Quite simply, using the word “you” makes people’s ears perk up a little. As a species, humans are wired to think about what’s in our best interest when making decisions—so naturally, we gravitate toward content that speaks directly to us. It makes us feel special, included and connected because the writing is more personal, conversational and relatable.
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Calculate marketing return on investment. It's also important to know if the money you're spending on advertising is increasing your revenue enough to make it worth it. Simply total your expenditures on certain marketing campaigns and compare that to how much your sales have (or have not) increased in the time since beginning those campaigns. Keep in mind that there may be a significant delay between implementing your marketing campaign and the resulting bump in sales. Consider the value you are getting for spending your money on advertising.
Your first step is to identify your potential customers. Who will be interested in your product? How many of these people will actually purchase it? Narrow your target audience. Then, tailor your advertisements to this group. Place ads in magazines, newspapers, and on websites you think they are interested in. If your plan doesn't seem to be working after a few months, take time to reassess your target.
This video training series from Copy Hackers gets straight to the point and answers the biggest question on marketing writers’ minds: How do you use copy to drive conversions? Copy Hackers founder Joanna Wiebe breaks down concepts like features vs. benefits on your website, using Adwords to reach customers via search, and the differences between homepage and landing page copy. Other copywriting gurus including Lianna Patch, Sam Woods, and Amy Hebdon also share their advice on how to create a great copy.
When businesses pursue content marketing, the main focus should be the needs of the prospect or customer. Once a business has identified the customer's need, information can be presented in a variety of formats, including news, video, white papers, e-books, infographics, email newsletters, case studies, podcasts, how-to guides, question and answer articles, photos, blogs, etc. Most of these formats belong to the digital channel.
Maybe they want a free piece of content from you. Tell them they can get it! “Download Our Free E-Book” is direct and enticing way to communicate that. Do they need to see more about your past work/clients before choosing to do business with you? Give them a CTA that speaks to that, like one of these: “View Our Case Studies”, “See Our Results”, “View Our Testimonials”, “Calculate Your Results”, “Start Your Free Trial”, or “Request a Consultation”.
For Panasonic, we needed a reliable long-term resource. We love working with MarketSmiths - they've exceeded our expectations, are easy to work with, and have been a great partner on our engagement with Panasonic. They produce consistently high-quality content that is well-written and hits on the key messages we're looking for. We trust them and value their opinions and suggestions.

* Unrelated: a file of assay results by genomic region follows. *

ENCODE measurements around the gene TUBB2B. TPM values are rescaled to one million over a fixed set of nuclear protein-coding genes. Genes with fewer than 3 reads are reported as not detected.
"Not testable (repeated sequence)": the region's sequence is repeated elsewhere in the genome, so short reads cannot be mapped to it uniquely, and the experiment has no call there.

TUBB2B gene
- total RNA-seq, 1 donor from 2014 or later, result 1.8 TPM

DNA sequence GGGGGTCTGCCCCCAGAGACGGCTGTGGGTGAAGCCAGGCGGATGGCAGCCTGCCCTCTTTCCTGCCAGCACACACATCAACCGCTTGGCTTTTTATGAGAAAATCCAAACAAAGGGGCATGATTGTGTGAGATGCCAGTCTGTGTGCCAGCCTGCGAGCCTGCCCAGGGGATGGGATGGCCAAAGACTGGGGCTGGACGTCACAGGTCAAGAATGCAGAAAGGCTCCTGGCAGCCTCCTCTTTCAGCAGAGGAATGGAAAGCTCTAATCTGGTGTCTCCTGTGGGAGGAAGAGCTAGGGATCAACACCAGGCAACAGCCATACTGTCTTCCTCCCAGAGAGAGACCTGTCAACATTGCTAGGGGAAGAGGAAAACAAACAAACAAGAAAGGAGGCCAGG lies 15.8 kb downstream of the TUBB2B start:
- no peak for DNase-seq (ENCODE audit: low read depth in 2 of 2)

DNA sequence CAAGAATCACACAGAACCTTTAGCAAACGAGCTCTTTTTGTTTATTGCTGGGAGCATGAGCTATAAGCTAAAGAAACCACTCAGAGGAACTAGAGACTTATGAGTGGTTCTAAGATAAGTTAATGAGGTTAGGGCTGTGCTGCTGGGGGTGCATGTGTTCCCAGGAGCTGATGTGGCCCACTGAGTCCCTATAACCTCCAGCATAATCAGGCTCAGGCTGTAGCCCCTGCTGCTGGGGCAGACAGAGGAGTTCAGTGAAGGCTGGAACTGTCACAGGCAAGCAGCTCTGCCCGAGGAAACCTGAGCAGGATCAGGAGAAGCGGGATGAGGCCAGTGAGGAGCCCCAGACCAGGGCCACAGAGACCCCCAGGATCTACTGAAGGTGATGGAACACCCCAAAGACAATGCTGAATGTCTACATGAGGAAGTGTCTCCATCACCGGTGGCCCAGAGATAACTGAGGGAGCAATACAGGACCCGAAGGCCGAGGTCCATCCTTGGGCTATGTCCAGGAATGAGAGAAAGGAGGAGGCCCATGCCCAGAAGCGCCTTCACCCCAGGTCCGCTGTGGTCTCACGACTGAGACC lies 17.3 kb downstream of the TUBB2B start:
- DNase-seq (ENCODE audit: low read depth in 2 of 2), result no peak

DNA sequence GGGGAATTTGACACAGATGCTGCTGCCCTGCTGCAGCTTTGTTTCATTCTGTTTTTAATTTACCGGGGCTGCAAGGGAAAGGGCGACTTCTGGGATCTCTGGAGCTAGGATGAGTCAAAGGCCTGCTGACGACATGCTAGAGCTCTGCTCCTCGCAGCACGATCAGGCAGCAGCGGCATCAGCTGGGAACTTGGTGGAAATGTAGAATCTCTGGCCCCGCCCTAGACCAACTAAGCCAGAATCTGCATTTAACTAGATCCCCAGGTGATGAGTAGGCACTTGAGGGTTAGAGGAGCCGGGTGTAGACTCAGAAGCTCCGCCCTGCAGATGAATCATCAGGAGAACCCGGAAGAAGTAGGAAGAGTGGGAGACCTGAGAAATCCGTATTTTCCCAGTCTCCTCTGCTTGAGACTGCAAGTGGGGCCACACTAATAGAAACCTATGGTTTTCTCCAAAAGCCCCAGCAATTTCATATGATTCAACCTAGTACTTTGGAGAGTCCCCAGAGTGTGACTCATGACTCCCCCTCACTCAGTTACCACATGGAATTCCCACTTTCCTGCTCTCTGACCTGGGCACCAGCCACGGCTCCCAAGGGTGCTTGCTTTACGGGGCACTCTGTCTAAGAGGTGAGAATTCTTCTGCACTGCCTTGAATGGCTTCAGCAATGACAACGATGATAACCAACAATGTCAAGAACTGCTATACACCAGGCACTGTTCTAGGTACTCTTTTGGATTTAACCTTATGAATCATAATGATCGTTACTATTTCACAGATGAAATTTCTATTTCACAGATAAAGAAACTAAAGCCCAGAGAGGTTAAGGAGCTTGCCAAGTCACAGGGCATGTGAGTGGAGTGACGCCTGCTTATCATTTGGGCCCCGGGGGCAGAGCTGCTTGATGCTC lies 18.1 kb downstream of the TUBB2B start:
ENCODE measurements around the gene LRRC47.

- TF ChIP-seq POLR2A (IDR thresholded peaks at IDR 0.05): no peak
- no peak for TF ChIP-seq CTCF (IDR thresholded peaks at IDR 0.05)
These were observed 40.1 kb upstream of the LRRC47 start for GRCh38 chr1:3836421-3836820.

Each time you refresh the login page, you see a different, equally clever example email belonging to a fictional character, like Ender from Ender's Game and Dana Scully from The X-Files -- a great example of nostalgia marketing. This is a small detail, but nonetheless a reminder that there are real humans behind the website and product's design. Delightful microcopy like this kinda feels like I just shared a private joke with someone at the company.
On March 6, 2012, Dollar Shave Club launched their online video campaign. In the first 48 hours of their video debuting on YouTube they had over 12,000 people signing up for the service. The video cost just $4500 to make and as of November 2015 has had more than 21 million views. The video was considered as one of the best viral marketing campaigns of 2012 and won "Best Out-of-Nowhere Video Campaign" at the 2012 AdAge Viral Video Awards.
The personal finance site Mint.com used content marketing, specifically their personal finance blog MintLife, to build an audience for a product they planned to sell. According to entrepreneur Sachin Rekhi, Mint.com concentrated on building the audience for MintLife "independent of the eventual Mint.com product." Content on the blog included how-to guides on paying for college, saving for a house, and getting out of debt. Other popular content included in-depth interviews and a series of financial disasters called "Trainwreck Tuesdays." The popularity of the site surged as did demand for the product. "Mint grew quickly enough to sell to Intuit for $170 million after three years in business. By 2013, the tool reached 10 million users, many of whom trusted Mint to handle their sensitive banking information because of the blog’s smart, helpful content."
If the answer to these is “no”, then it’s time to get rid of the fluff. Some people get caught up in the misconception that a website has to have tons of content to rank well in searches, but the reality is that unless it’s valuable and clear to the user, a surplus of content is only going to prevent them from taking an action (be it making a purchase, signing up for a newsletter, scheduling a consultation, etc.). And if that’s the ultimate goal—for users to take some kind of action—why would we want to make it harder for them to do so? Which leads me to my next point: don’t make them think—make them do.